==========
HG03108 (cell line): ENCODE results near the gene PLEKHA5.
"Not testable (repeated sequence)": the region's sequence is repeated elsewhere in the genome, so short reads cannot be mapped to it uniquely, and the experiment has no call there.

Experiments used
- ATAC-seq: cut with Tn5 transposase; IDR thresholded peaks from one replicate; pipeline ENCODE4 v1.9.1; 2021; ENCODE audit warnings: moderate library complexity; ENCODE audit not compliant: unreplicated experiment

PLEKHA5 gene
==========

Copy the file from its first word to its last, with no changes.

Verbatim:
HG03108 (cell line): ENCODE results near the gene PLEKHA5.
"Not testable (repeated sequence)": the region's sequence is repeated elsewhere in the genome, so short reads cannot be mapped to it uniquely, and the experiment has no call there.

Experiments used
- ATAC-seq: cut with Tn5 transposase; IDR thresholded peaks from one replicate; pipeline ENCODE4 v1.9.1; 2021; ENCODE audit warnings: moderate library complexity; ENCODE audit not compliant: unreplicated experiment

PLEKHA5 gene